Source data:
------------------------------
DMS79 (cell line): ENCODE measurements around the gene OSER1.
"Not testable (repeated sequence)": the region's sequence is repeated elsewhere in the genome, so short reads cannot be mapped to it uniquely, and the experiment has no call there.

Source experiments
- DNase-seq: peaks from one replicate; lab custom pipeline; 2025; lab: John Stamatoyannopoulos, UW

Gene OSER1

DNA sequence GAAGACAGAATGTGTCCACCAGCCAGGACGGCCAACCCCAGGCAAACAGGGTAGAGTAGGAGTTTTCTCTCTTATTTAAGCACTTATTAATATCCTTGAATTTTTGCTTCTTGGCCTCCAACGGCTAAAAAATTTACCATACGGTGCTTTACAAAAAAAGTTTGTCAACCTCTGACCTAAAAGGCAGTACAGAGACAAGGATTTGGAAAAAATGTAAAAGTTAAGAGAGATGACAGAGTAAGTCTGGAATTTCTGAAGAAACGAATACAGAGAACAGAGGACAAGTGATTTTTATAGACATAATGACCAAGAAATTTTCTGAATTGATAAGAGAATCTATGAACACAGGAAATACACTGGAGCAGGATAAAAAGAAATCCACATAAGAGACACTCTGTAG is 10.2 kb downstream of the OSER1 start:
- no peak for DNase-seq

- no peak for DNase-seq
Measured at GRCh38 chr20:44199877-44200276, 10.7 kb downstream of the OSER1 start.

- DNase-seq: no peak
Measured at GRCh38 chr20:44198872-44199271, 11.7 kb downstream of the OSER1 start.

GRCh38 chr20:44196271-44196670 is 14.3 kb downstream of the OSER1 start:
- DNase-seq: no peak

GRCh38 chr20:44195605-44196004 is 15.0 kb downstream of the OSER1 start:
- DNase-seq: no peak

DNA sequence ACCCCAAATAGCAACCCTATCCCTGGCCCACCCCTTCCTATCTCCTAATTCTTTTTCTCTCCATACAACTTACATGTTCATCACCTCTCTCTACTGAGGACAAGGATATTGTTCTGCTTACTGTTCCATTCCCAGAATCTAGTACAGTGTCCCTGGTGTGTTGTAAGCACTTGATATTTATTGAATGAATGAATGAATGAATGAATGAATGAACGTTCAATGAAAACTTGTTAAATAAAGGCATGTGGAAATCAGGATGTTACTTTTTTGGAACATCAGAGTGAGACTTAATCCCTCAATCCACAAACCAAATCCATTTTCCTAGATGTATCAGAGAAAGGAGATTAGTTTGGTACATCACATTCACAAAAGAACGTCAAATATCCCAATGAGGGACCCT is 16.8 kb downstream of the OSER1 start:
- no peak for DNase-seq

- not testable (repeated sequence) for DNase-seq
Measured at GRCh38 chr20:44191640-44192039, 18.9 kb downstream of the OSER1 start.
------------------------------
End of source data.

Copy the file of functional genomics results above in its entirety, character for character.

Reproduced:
DMS79 (cell line): ENCODE measurements around the gene OSER1.
"Not testable (repeated sequence)": the region's sequence is repeated elsewhere in the genome, so short reads cannot be mapped to it uniquely, and the experiment has no call there.

Source experiments
- DNase-seq: peaks from one replicate; lab custom pipeline; 2025; lab: John Stamatoyannopoulos, UW

Gene OSER1

DNA sequence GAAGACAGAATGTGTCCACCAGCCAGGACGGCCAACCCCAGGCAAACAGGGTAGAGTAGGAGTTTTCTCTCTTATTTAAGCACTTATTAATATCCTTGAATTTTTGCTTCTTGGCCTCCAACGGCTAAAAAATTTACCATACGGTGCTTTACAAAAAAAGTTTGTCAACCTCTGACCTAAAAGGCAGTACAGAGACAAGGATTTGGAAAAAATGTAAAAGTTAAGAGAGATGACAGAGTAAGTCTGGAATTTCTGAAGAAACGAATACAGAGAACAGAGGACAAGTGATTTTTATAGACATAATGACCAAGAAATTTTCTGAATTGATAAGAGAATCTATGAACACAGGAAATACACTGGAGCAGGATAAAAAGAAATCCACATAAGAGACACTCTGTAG is 10.2 kb downstream of the OSER1 start:
- no peak for DNase-seq

- no peak for DNase-seq
Measured at GRCh38 chr20:44199877-44200276, 10.7 kb downstream of the OSER1 start.

- DNase-seq: no peak
Measured at GRCh38 chr20:44198872-44199271, 11.7 kb downstream of the OSER1 start.

GRCh38 chr20:44196271-44196670 is 14.3 kb downstream of the OSER1 start:
- DNase-seq: no peak

GRCh38 chr20:44195605-44196004 is 15.0 kb downstream of the OSER1 start:
- DNase-seq: no peak

DNA sequence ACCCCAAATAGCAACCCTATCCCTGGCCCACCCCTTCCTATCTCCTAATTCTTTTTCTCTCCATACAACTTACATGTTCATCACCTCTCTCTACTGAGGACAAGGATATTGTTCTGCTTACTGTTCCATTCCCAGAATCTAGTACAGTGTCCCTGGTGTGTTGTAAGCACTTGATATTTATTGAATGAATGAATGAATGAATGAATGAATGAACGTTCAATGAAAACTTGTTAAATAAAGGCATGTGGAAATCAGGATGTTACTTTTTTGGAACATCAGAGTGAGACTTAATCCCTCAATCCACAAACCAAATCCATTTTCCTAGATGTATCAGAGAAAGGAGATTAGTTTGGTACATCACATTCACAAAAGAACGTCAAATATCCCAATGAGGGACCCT is 16.8 kb downstream of the OSER1 start:
- no peak for DNase-seq

- not testable (repeated sequence) for DNase-seq
Measured at GRCh38 chr20:44191640-44192039, 18.9 kb downstream of the OSER1 start.